3 Key Life Insurance Nonforfeiture Provisions Explained

State laws and policy provisions combine to provide a number of protective options for the policyowner who stops paying premiums (for whatever reason) after the policy has been in force for a number of years. The policyowners do not lose the equity in their policies (assuming the type of policies in which the premiums exceed the current cost of carrying term insurance), but can use it advantageously in several ways. In other words, in level-premium contracts where policies require that a reserve be established in early years to meet higher insurance costs as the insured grows older and the probability of death grows greater, the insurer releases that reserve to the policyowner when the insurer is no longer obligated under the contract. The policyowner will receive an equitable portion of the total values his or her premiums have helped to accumulate.

How much the policyowner will receive is a function of: (1) a statutory formula; and (2) the insurer’s internal policies (the insurer can promise to pay more than the statutory minimum). The values the insurer will pay are printed in the policy. Generally, at least twenty years’ (or the term of the policy, if less) of values are shown.

The policyowner usually has three nonforfeiture options:

1. Cash surrender – Cashing in (technically called a cash surrender of) a policy is the simplest nonforfeiture option. The policyowner physically surrenders the contract to the insurer and the insurer issues a check to the policyowner for the policy’s cash value. The cash value (also called “cash surrender value”) is the amount shown in the policy itself (sometimes “per thousand dollars” of face amount) as the cash available at the end of specified policy years (reduced by any loans against the policy). The contract will contain a table showing year by year the amount that is available if the policyowner cashes in the policy and will make certain other statements in compliance with state law nonforfeiture rules. Although most states allow the insurer to defer the payment of this cash surrender value for up to six months after the policyowner tenders to contract to the insurer (to insulate insurers from a run on its cash reserves and the consequent self-generating economic crisis such a drain could precipitate), payments are almost always made within days or weeks of the policyowner’s surrender of the policy.

2. Extended term option – If the policyowner elects to use the cash in the policy to create extended term, the face amount of the coverage is undiminished. The same death benefit payable under the original contract remains payable after the option becomes operative (less any outstanding loan). In essence, the insurer takes the policyowner’s cash value in the policy and purchases term insurance for the policyowner (without the payment of commissions or charging of other expenses against the policy). Because the death benefit for the extended term policy is the same as for the original policy, only the term of time for which coverage will last changes. If the insured dies during the term, the insurer must pay. If the insured dies after the term, the insurer has no liability. Once the term expires, the policyowner cannot continue the coverage—except by formal reinstatement according to the provisions of the contract (see below). The extended-term option would be a good choice where the insured had a shortened life expectancy because of an accident or illness. Once policyowners elect the extended term nonforfeiture option, they can no longer take policy loans, because extended term coverage makes no provision for policy loan values.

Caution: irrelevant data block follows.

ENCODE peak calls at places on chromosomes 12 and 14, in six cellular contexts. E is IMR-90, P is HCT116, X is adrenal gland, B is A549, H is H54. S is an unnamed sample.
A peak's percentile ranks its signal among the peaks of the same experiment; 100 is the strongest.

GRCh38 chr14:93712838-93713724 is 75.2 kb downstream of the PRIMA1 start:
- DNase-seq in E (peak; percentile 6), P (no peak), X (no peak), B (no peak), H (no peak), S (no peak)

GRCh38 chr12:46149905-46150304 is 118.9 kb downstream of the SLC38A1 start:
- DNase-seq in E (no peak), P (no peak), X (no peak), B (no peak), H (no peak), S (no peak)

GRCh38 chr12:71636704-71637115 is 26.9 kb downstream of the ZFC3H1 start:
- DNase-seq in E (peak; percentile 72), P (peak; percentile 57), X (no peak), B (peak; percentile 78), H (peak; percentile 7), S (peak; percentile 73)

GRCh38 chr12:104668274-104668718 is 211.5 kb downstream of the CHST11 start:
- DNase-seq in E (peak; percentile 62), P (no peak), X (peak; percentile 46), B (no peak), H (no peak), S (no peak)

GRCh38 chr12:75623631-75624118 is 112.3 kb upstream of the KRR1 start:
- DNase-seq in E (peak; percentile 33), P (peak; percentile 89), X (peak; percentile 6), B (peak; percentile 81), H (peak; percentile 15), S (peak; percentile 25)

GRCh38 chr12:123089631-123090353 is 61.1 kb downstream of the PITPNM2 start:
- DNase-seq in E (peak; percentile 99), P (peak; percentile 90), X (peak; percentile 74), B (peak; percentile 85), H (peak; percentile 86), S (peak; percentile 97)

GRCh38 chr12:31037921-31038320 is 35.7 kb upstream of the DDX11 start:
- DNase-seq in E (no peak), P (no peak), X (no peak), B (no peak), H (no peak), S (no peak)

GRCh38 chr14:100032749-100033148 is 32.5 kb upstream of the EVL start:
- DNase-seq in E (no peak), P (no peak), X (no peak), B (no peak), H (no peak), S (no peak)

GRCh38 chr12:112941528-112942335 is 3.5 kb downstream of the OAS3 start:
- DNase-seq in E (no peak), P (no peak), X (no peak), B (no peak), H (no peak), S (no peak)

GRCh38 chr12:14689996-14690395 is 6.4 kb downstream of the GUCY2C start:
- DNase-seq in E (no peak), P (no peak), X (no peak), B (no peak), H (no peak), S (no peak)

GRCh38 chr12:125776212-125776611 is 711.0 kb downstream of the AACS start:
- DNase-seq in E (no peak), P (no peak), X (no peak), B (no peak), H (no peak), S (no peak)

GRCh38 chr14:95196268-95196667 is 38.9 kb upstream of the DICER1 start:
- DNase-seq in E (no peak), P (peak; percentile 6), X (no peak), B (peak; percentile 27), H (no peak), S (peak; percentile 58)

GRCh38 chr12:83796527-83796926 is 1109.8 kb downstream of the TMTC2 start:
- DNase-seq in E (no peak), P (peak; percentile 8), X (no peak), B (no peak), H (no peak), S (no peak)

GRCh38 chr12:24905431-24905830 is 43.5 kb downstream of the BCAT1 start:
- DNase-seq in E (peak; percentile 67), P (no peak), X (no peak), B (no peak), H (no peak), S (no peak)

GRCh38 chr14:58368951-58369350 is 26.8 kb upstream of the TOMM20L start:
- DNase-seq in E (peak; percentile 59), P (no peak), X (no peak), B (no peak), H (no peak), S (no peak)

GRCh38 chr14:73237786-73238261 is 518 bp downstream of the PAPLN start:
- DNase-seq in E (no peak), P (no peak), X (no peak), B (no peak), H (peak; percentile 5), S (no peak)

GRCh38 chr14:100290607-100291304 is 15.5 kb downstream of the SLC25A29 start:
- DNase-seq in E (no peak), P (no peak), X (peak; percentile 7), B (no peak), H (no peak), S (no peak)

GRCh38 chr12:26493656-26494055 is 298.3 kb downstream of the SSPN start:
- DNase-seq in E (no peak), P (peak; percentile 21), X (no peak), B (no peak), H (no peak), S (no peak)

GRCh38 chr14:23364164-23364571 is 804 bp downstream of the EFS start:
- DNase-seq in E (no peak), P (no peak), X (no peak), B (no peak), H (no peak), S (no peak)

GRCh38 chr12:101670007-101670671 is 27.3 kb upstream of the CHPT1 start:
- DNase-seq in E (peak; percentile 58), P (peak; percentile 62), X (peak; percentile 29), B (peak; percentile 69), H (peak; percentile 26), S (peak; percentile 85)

3. Reduced paid-up insurance option – As its name implies, an insurer takes the cash values of the policyowner’s contract and uses that money to pay up the contract for the life of the insured. Unlike extended term where the face amount is unchanged but the term is shortened, with the reduced paid up option the insurer reduces the face amount to what a net single premium in the amount of the policy’s cash value will purchase at the attained age of the insured. The same type of insurance continues at that reduced amount for the insured’s life no matter how long he lives (up until the maturity date of the policy). The amount of paid-up coverage is listed in the contract itself. The amount of coverage purchased is a function of the insured’s age at the date the policyowner elects as well as the type of coverage being purchased and the level of cash values available. The insurer reduces the death benefit by the value of any loans against the policy (and increase the death benefit by any dividend accumulations). Reduced paid-up insurance, unlike extended term, has both cash and loan values and is, therefore, more flexible than the extended term. The reduced paid-up option would be a good choice where the insured is in average or superior health but, for whatever reason, the policyowner stopped paying premiums.

State law requires that the policy state an “automatic nonforfeiture benefit” if the policyowner has not selected a forfeiture option upon (or within sixty days of) the lapse of a policy. In the case of a rated (premiums adjusted to reflect a higher than standard mortality risk) policy, the automatic nonforfeiture benefit is reduced paid-up insurance. With respect to all other policies, the automatic nonforfeiture benefit is extended-term insurance.

Where an insured dies after selecting a nonforfeiture option but before receiving any benefits from it, the general rule is that, even if the insured dies before the insurer has completed its obligation under the nonforfeiture option, the option and not the death benefit is payable.

Reproduced with permission.  Copyright The National Underwriter Co. Division of ALM

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